What really makes life real (?) in the latest Agents of S.H.I.E.L.D.

Spoilers ahead for "No Regrets," the latest episode of ABC's Agents of S.H.I.E.L.D.!

The short version: The rogue S.H.I.E.L.D. in the Framework makes a play to rescue Trip (what!?), but all hell breaks loose when Evil May shows up with temporary super powers. Mace dies a hero, and May comes to realize Hydra might not be as good as she believed. Oh, and Fitz's dad is around — which explains why he's an A-hole.

The good: Mace goes out on top, Fitz's background, flipping the script

Telling a story in an artificial world, which has essentially evolved into an alternative reality by the narrative approach, proved the perfect tool to ask some interesting questions about identity — and they even give us a point and counter-point to view the Framework through.

First up we have Mace, a well-intentioned soldier who has always wanted to be the hero people already think he is. In the Framework, he is just that. Mace seems to have super-strength, so we're assuming he's an actual Inhuman in this reality, and with his mission not built on a lie, Mace manages to be a hero that even Captain America himself would want to hug. To that end, Mace goes out in a blaze of heroic glory here, saving his team and a bunch of kids from a collapsing building, keeping the thing aloft with nothing more than sheer force of will. There were no deals, there were no compromises. This is the best version of Mace in any reality, and though it sucks to see him go, it was a fitting tribute to the character.

On the other side of the spectrum we have The Doctor, aka Fitz. We've already seen that Fitz is a stone cold killer in this reality, and now we know a little more about how he became Madame Hydra's right-hand man and resident torturer. Fitz's relationship with his father in this reality is as strong as it's ever been, and his hardened old man has pushed Fitz to be even harder to try to impress him. He still has the brilliant mind, but now there is no Jiminy Cricket telling him when he's gone too far. As Radcliffe explains, one decision can set your life on a dramatically different course, and that is absolutely what we've seen here with Fitz. He's a character study on how a different core influence can turn one of the best men on this show into someone who will shoot an unarmed woman point blank in the chest.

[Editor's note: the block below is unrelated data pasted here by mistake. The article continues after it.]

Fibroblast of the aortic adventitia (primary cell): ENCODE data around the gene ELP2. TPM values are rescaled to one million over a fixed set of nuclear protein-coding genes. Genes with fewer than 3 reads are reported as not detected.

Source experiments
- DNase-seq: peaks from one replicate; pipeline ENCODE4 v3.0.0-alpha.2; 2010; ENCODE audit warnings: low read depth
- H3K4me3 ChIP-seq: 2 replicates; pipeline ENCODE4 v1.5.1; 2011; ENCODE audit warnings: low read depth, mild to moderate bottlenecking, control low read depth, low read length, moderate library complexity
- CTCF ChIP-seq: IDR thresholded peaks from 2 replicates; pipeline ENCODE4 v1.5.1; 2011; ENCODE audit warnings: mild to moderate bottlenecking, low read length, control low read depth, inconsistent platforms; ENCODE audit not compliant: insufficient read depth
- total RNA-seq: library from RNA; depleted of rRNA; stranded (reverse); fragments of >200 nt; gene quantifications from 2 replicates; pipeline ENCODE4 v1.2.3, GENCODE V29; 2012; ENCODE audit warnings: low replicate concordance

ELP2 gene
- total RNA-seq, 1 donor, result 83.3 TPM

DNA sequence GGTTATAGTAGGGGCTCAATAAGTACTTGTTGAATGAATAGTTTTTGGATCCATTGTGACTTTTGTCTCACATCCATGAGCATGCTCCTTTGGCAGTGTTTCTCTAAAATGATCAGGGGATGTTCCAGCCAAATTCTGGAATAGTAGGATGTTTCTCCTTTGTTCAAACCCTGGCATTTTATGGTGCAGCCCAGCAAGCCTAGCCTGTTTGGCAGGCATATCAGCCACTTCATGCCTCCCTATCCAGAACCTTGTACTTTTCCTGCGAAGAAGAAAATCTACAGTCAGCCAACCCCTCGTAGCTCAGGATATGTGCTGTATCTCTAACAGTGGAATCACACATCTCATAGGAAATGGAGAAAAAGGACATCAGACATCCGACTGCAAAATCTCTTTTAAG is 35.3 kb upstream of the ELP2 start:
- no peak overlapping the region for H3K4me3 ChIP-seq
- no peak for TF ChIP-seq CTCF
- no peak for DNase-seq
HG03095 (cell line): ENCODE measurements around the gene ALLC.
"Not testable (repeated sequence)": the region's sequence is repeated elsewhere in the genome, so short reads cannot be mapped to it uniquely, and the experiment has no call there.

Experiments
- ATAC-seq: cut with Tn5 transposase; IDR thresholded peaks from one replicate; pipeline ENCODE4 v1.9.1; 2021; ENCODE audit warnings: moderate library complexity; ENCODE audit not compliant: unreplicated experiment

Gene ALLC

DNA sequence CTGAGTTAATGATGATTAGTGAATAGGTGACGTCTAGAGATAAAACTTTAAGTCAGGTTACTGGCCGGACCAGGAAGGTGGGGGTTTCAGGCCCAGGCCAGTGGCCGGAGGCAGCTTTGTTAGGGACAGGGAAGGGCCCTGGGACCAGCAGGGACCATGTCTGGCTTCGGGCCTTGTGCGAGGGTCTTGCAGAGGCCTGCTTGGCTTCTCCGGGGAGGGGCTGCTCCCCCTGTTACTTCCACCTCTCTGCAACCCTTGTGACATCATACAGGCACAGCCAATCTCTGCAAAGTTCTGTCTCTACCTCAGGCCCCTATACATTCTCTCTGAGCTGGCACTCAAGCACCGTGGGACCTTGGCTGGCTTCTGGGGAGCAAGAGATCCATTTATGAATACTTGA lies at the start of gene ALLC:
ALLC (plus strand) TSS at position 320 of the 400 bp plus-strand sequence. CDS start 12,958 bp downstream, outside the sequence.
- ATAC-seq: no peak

The team is slowly coming together in the realm of the Framework and they've paced it perfectly to give themselves room to explore this world while also keeping things flowing toward a conclusion. Mack is a part of the team now, and Coulson is starting to tap into more of his super-spy training out in the field. Even Simmons is starting to grapple with the elements of this world as Ward catches her smiling at Mack and his daughter (with Mack being real and his daughter a virtual construct). But love is love. May is also questioning her allegiances in a very big way.

This story has also been an amazing coda for Grant Ward, a character they dragged through the mud his final season or so, mostly as a way just to keep Brett Dalton on the show. Here we get to see how Ward may have turned out with a different decision along the way as again and again he comes through for the good guys. We don't know yet what happens to virtual Ward (could he get a LMD body and escape to the real world before this is all over? Crazier things have happened!), but whatever it is, it's been great to see this character in a positive light once again.

However the Framework story ends, it's been a highlight of the show's run. Heading to a world that isn't 'real' has only upped the stakes in a great way for Agents of S.H.I.E.L.D.

Other good things: Oh, we've missed you, Trip. Radcliffe snarking through the wall.

The bad: We still need answers. Like, a lot of them.

They've been setting up this "Project Looking Glass" for a few episodes now and it's about time to give us a peek at what Evil Fitz is working on. Aida seems to think this could be a game changer, so what is it? Considering all this is taking place in a computer simulation, how much damage can it really do? Is it something to keep the brainwashing /reprogramming in line when unplugged in the real world, maybe? They need to start sprinkling in some answers.

Not to mention: Umm, why didn't the Avengers pitch in to stop Hydra when it rose? Did Captain America, Iron Man, Thor and the gang not have anything to say about that? Look, they obviously can't build the Avengers into the narrative, but at least a throw-away line would've been great.

Also: We see that Aida can basically just unplug someone from the Framework, so why spend all that time in the virtual world trying to hunt down Mace? She knows where this body is. If she wants him off the board, just shoot him while he's sleeping, right?

Lines of the night:

"One sentence has the power to change you forever." - Radcliffe

"Snap out of it, May!" - Coulson

Lingering questions

There was a lot going on, but make a note: Radcliffe told Daisy some key intel about a potential backdoor out of the Framework, and you know that will turn out to be important soon. Radcliffe is a smart dude; no way he didn't leave himself a few tricks in there.

What an ending, right? May realizes Hydra is bad news, so she snags a Terrigen crystal to awaken Daisy's power so she can bring the hurt to Hydra. Next episode is going to rockin'. Literally.

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